What is the difference between right and wrong? This is no easy question to answer, yet we constantly try to make it so, frequently appealing to some hidden cache of cut-and-dried absolutes, whether drawn from God, universal reason, or societal authority. Combining cognitive science with a pragmatist philosophical framework in Morality for Humans: Ethical Understanding from the Perspective of Cognitive Science, Mark Johnson argues that appealing solely to absolute principles and values is not only scientifically unsound but even morally suspect. He shows that the standards for the kinds of people we should be and how we should treat one another—which we often think of as universal—are in fact frequently subject to change. And we should be okay with that. Taking context into consideration, he offers a remarkably nuanced, naturalistic view of ethics that sees us creatively adapt our standards according to given needs, emerging problems, and social interactions.

Ethical naturalism is not just a revamped form of relativism. Indeed, Johnson attempts to overcome the absolutist-versus-relativist impasse that has been one of the most intractable problems in the history of philosophy. He does so through a careful and inclusive look at the many ways we reason about right and wrong. Much of our moral thought, he shows, is automatic and intuitive, gut feelings that we follow up and attempt to justify with rational analysis and argument. However, good moral deliberation is not limited merely to intuitive judgments supported after the fact by reasoning. Johnson points out a crucial third element: we imagine how our decisions will play out, how we or the world would change with each action we might take. Plumbing this imaginative dimension of moral reasoning, he provides a psychologically sophisticated view of moral problem solving, one perfectly suited for the embodied, culturally embedded, and ever-developing human creatures that we are.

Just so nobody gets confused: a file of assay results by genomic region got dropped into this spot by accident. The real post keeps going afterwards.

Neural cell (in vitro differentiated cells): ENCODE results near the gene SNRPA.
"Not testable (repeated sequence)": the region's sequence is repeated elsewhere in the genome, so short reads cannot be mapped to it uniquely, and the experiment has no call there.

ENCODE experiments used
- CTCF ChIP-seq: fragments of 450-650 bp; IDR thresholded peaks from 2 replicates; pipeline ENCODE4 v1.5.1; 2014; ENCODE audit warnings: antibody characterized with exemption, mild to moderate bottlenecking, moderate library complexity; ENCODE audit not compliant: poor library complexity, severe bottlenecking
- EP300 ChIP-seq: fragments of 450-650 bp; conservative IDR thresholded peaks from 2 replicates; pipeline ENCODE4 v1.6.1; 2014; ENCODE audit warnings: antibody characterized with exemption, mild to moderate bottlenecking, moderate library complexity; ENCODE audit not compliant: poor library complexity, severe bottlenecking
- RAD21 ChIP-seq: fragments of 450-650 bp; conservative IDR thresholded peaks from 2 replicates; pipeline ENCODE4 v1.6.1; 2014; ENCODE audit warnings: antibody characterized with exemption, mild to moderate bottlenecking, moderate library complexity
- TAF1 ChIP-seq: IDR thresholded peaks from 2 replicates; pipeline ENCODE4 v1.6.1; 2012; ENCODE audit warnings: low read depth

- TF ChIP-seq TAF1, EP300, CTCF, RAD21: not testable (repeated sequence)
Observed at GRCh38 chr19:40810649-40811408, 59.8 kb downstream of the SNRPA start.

Nearly two thousand years after it was written, Meditations remains profoundly relevant for anyone seeking to lead a meaningful life.

Few ancient works have been as influential as the Meditations of Marcus Aurelius, philosopher and emperor of Rome (A.D. 161–180). A series of spiritual exercises filled with wisdom, practical guidance, and profound understanding of human behavior, it remains one of the greatest works of spiritual and ethical reflection ever written. Marcus’s insights and advice—on everything from living in the world to coping with adversity and interacting with others—have made the Meditations required reading for statesmen and philosophers alike, while generations of ordinary readers have responded to the straightforward intimacy of his style. For anyone who struggles to reconcile the demands of leadership with a concern for personal integrity and spiritual well-being, the Meditations remains as relevant now as it was two thousand years ago.

In Gregory Hays’s new translation—the first in thirty-five years—Marcus’s thoughts speak with a new immediacy. In fresh and unencumbered English, Hays vividly conveys the spareness and compression of the original Greek text. Never before have Marcus’s insights been so directly and powerfully presented.

With an Introduction that outlines Marcus’s life and career, the essentials of Stoic doctrine, the style and construction of the Meditations, and the work’s ongoing influence, this edition makes it possible to fully rediscover the thoughts of one of the most enlightened and intelligent leaders of any era.
©2019 GoogleSite Terms of ServicePrivacyDevelopersArtistsAbout Google|Location: United StatesLanguage: English (United States)
By purchasing this item, you are transacting with Google Payments and agreeing to the Google Payments Terms of Service and Privacy Notice.